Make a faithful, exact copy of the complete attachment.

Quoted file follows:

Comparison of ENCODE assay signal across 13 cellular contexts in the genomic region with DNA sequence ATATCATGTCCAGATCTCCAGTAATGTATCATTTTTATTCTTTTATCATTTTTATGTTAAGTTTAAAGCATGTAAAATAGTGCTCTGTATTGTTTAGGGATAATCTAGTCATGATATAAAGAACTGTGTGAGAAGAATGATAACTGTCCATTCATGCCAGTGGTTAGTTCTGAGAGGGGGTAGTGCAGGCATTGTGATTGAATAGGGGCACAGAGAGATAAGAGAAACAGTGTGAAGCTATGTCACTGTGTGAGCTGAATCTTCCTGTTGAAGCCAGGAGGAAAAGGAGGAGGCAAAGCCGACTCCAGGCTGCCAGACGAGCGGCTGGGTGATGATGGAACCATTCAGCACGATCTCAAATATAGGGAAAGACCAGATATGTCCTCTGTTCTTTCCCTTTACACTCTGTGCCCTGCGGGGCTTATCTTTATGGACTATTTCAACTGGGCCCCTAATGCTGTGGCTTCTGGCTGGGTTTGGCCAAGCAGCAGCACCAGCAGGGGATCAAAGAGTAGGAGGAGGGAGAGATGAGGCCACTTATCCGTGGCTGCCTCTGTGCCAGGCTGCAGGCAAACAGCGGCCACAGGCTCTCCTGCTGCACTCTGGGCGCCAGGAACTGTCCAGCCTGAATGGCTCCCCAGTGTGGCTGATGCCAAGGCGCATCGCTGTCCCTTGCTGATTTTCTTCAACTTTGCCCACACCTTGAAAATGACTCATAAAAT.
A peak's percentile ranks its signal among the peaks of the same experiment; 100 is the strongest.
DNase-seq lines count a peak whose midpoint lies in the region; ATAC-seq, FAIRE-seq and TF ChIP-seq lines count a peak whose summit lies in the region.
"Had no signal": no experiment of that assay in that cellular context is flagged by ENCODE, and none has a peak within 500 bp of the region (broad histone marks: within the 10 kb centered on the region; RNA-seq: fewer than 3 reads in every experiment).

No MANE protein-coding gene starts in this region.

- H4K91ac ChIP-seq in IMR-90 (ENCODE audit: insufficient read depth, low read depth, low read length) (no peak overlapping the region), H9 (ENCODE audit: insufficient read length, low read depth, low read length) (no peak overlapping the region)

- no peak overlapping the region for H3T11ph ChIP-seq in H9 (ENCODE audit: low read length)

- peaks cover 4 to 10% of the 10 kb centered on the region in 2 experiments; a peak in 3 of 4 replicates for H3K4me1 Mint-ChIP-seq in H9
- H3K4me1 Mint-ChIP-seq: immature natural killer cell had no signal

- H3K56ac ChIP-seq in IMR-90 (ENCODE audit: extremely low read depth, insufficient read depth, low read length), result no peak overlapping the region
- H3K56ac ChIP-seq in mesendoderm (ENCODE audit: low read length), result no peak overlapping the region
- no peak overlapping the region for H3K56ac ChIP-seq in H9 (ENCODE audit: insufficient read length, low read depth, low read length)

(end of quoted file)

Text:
Comparison of ENCODE assay signal across 13 cellular contexts in the genomic region with DNA sequence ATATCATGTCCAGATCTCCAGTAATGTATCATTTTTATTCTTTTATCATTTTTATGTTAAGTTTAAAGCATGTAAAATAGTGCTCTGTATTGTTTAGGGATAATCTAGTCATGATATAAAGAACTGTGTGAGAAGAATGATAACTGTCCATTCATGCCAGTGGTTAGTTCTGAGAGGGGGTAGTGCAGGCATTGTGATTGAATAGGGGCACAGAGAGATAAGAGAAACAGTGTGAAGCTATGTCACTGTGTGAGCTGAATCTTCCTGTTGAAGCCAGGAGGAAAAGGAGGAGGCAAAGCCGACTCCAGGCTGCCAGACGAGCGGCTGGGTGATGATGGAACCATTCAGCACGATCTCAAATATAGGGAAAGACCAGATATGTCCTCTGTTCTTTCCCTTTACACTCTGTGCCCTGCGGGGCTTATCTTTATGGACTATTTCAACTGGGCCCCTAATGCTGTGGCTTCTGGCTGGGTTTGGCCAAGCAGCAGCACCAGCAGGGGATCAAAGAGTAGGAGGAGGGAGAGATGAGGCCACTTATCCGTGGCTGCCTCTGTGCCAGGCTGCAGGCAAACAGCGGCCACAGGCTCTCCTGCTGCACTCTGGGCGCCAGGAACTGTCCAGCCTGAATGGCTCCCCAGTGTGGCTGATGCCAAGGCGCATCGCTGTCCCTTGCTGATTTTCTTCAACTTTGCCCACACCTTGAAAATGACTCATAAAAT.
A peak's percentile ranks its signal among the peaks of the same experiment; 100 is the strongest.
DNase-seq lines count a peak whose midpoint lies in the region; ATAC-seq, FAIRE-seq and TF ChIP-seq lines count a peak whose summit lies in the region.
"Had no signal": no experiment of that assay in that cellular context is flagged by ENCODE, and none has a peak within 500 bp of the region (broad histone marks: within the 10 kb centered on the region; RNA-seq: fewer than 3 reads in every experiment).

No MANE protein-coding gene starts in this region.

- H4K91ac ChIP-seq in IMR-90 (ENCODE audit: insufficient read depth, low read depth, low read length) (no peak overlapping the region), H9 (ENCODE audit: insufficient read length, low read depth, low read length) (no peak overlapping the region)

- no peak overlapping the region for H3T11ph ChIP-seq in H9 (ENCODE audit: low read length)

- peaks cover 4 to 10% of the 10 kb centered on the region in 2 experiments; a peak in 3 of 4 replicates for H3K4me1 Mint-ChIP-seq in H9
- H3K4me1 Mint-ChIP-seq: immature natural killer cell had no signal

- H3K56ac ChIP-seq in IMR-90 (ENCODE audit: extremely low read depth, insufficient read depth, low read length), result no peak overlapping the region
- H3K56ac ChIP-seq in mesendoderm (ENCODE audit: low read length), result no peak overlapping the region
- no peak overlapping the region for H3K56ac ChIP-seq in H9 (ENCODE audit: insufficient read length, low read depth, low read length)